Going Places: Bring memories into focus by keeping a travel journal.
By MARILYN ROBITAILLE
I recently ran across a travel journal that I kept from a trip we took in 1992. I always jot down where I am and what I’m doing when I travel, but I wasn’t sure until recently the value of documenting the memories.
If you’ve never kept a travel journal, I urge you to give it a try. Not only will it bring a certain kind of clarity to what you’re processing while you travel, but you’ll also have a way to return again and again to the adventure you experienced and to your thoughts, impressions and details that might otherwise be long forgotten.
I prefer a hardcover journal, but any small notebook that won’t take up much room in your purse or backpack will do. Have a reliable pen on hand. If it’s at all possible, set aside time to write just before you go to bed or first thing when you wake up. Don’t rely on a computer journal. You may need to jot down things you want to expand on later.
If you’re writing at night, take a moment to reflect on what you did that day. If you’re too tired to say much, at least create a list of specific activities or places you went. Morning writing has the advantage of your being rested and having a few minutes to think about what you’ve seen and done.
Either time works. Determine what suits you.
For the sake of a sample, here’s an entry from the 1992 road trip to England that my husband and I took to celebrate our anniversary. We rented a car and drove on the left-hand side of the road more than 1,000 miles during the two weeks we were there.
My job was to navigate and to remind him to “keep to the left.” At the end of our journey when we were about to turn in the car, I issued one more “keep to the left” reminder.
After hearing the same phrase ad nauseam, he was quick to add, “We’re on a one-way street. You don’t ever need to say those words me again.”
Saturday, August 8, 1992, 8:30 a.m.
Lindeth Howe, Lake Windemere
We woke up to another beautiful, clear day and took a quick walk around the grounds before our “full English breakfast.” They never seem to vary: eggs, mushrooms, pork and beans, and toast. We came back from our walk and looked in on the restaurant. One section was on the enclosed porch. It overlooked the lake, and we were fortunate that our “assigned table” (they seem designate where you sit by room number) was placed where the view was wonderful. After breakfast, we packed and headed south without much of an idea of a final destination for the day.
We found the M6 and discovered that Blackpool Seaport was only ten miles off the highway. The guidebook began the description with, “There’s really nothing quite like Blackpool anywhere else in England.” What an understatement. Blackpool reminds me of Kingston, Jamaica. I’m glad I visited, but I don’t ever need to go back there again.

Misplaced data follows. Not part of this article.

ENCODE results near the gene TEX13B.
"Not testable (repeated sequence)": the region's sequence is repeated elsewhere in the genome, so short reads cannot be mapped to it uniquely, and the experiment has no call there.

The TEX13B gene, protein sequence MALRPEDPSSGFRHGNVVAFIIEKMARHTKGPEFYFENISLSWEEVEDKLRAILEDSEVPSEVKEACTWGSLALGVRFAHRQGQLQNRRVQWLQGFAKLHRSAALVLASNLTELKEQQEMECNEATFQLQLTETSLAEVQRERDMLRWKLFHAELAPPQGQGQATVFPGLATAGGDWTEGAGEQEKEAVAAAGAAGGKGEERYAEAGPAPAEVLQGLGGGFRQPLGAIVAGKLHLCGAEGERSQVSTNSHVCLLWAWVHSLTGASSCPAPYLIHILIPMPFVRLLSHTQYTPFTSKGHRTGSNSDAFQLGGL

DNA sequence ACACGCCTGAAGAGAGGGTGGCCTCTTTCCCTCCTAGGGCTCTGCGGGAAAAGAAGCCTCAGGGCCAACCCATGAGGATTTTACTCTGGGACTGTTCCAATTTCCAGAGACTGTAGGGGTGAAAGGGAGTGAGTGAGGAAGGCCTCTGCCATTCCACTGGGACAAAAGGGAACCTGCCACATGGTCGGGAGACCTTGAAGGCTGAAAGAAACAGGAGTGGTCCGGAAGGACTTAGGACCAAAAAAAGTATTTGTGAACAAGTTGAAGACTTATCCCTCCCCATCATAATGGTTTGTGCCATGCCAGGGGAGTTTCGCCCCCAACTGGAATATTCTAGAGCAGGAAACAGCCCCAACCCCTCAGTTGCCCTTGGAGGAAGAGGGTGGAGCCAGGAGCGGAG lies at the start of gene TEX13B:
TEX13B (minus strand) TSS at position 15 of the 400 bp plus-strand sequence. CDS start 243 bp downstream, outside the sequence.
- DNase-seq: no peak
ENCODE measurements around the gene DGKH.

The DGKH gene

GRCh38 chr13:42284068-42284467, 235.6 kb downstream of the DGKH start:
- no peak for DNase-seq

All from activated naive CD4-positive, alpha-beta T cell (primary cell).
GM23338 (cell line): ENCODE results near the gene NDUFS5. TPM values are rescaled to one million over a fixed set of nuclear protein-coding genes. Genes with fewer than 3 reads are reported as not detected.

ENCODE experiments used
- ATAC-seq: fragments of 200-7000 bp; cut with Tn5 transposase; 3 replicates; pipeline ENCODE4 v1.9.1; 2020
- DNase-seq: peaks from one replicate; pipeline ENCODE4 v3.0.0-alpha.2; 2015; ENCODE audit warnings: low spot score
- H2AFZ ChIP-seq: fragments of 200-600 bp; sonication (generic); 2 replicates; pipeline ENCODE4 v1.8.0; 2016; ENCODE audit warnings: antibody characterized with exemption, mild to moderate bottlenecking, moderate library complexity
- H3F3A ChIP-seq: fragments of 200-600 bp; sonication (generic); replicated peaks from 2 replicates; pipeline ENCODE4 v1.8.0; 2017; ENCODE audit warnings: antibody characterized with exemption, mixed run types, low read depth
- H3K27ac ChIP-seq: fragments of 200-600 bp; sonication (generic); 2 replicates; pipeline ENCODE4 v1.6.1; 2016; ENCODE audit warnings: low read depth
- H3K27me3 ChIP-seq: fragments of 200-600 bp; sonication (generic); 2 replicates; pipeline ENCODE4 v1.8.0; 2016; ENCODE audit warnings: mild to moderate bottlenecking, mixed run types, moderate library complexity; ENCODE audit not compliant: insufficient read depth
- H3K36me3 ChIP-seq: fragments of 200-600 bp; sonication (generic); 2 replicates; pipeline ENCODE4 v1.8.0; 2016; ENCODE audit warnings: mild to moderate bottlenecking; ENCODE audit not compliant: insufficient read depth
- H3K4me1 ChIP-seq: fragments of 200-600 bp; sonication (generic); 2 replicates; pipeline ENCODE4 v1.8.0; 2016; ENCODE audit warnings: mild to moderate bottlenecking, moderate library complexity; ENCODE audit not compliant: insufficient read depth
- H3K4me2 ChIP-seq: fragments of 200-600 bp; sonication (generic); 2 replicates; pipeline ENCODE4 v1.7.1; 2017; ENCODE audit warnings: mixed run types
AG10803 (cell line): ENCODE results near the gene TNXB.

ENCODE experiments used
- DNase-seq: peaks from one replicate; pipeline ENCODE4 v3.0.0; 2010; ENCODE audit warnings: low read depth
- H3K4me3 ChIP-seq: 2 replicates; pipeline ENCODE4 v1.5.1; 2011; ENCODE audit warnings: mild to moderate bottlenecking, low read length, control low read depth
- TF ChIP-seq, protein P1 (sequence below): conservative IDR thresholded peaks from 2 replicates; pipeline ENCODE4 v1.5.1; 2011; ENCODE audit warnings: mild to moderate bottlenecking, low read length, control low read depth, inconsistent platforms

The ocean was the same color as the gray sky, so it was barely discernible. It was too cold to swim, and the tide pools made it impossible to walk to the water’s edge.
The famous Blackpool boardwalk was something right out of a Las Vegas nightmare. They had millions of strings of lights and bizarre decorations crisscrossing the boardwalk, which itself was a collection of tacky stores with street hawkers trying to get visitors to pay one pound for crazy side-shows. We passed on the rare chance to see a half spider/half man individual. For the same price, you could also see a shark in a tank.
The only good part of Blackpool was that one of the shops specialized in computerized family histories. If your name was on their list, they could print it for you on attractively decorated parchment. Of course, I made a purchase.
After an hour and a half of Blackpool, we decided we’d had enough. Shrewsbury is where we ended up after an uneventful highway drive of about three hours. Since we didn’t book ahead of time, we sought out the local tourist bureau. The man there told us about “Cromwell’s Hotel.” When we arrived, we saw that the sign “Wine Bar and Accommodations.” We paid 38 L for the night.
We are here now. The room is about the size of my closet. I can hear voices of revelers downstairs. The building is from the Tudor period, with exposed oak beams to prove it. The bathroom is down the hall. Sleep is calling me. Tomorrow we’ll explore Shrewsbury. I heard there’s a book sale at the school that both Sir Philip Sidney and Darwin attended. Can’t wait.
All these years later, I’m reminded that I was much more a free spirit back then than I am now. I’d never venture out without pre-arranged lodging reservations, a cell phone and internet – none of which we had at the time.
I’d forgotten about the tiny room in Shrewsbury and Blackpool’s garish lights and side-shows. My journal brings the trip back into focus.
May your own travel journal be as full of rich memories.